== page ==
Players from the 1st and 2nd XVs at Gisborne Boys’ High School have agreed to take part in the study. Using advanced imaging techniques, Dr McGeown has been scanning their brains at the beginning, middle, and end of the season to pick up any subtle injuries, and is wrapping up his second season of data collection. 

The project is jointly funded by the Neurological Foundation, the Hugh Green Foundation, an HRC Explorer Grant and an anonymous donor. 

“The school, the players and their families have gotten completely behind everything we're doing, which is basically trying to answer the question, ‘does a season of hits to the head from participating in rugby change the brain, even in the absence of a clinically-diagnosed mild traumatic brain injury or concussion? So, how did those little knocks pile up over time?’” says Josh. 

All players wear mouthguards that are fitted with sensors to record both gentle and significant head impacts during training and games. The MRI images and mouthguard data are then analysed side-by-side.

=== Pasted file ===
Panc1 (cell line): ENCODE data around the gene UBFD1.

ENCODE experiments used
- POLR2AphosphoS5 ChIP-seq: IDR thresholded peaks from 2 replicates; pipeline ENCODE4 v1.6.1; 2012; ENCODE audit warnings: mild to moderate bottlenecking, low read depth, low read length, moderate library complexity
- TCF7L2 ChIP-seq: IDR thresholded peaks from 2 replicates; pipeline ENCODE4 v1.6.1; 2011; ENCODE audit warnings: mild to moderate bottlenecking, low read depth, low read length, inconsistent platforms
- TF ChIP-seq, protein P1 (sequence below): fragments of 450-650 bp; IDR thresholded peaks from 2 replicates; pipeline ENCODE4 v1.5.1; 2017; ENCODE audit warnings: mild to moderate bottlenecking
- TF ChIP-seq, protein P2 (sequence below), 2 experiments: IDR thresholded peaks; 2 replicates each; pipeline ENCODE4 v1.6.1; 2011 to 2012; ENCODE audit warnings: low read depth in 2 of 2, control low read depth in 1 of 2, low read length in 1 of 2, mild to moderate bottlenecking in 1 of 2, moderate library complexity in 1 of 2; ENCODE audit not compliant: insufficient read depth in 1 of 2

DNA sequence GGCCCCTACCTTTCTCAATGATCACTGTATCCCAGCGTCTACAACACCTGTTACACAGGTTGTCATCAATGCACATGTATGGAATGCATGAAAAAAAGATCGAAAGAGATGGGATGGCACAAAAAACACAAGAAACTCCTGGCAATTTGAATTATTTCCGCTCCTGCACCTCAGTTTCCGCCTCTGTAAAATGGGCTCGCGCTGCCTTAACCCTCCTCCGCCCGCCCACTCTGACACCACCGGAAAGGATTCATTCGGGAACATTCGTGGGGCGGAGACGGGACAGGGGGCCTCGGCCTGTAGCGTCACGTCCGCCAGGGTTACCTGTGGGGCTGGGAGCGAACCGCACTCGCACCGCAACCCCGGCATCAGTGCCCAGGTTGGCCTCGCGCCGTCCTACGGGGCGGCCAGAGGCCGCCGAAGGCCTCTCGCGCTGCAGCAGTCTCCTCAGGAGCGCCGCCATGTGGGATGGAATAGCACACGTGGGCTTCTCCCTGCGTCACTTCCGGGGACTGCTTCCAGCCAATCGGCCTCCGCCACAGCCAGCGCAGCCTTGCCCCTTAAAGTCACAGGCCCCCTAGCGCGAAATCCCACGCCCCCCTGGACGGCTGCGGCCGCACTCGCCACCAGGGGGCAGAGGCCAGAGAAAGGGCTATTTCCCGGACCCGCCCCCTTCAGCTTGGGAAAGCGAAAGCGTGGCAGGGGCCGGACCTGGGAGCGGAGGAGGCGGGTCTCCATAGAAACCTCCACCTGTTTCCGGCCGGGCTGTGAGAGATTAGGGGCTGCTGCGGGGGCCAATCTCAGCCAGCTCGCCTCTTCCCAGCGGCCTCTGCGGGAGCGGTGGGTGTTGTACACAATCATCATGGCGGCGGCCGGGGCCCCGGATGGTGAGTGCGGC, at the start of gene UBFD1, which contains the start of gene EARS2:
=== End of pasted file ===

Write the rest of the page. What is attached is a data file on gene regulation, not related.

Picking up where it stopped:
“While some players might be diagnosed with concussion during the season, mouthguard data will help understand if other players still experienced changes related from minor head knocks,” Josh says. “It means we can go beyond just the brain imaging, to look at an individual player or certain aspects of gameplay."  

Josh’s research is focusing on whether we can ‘see’ changes in the brain resulting from mild traumatic brain injuries (mTBIs). The preliminary data from Josh’s study suggests one season of rugby may be related to changes in the brain of a young person.  

“But that’s not the whole result. The real question is, what does recovery look like? We need to evaluate things like, if the player takes four or eight weeks off, then do things start going back to normal?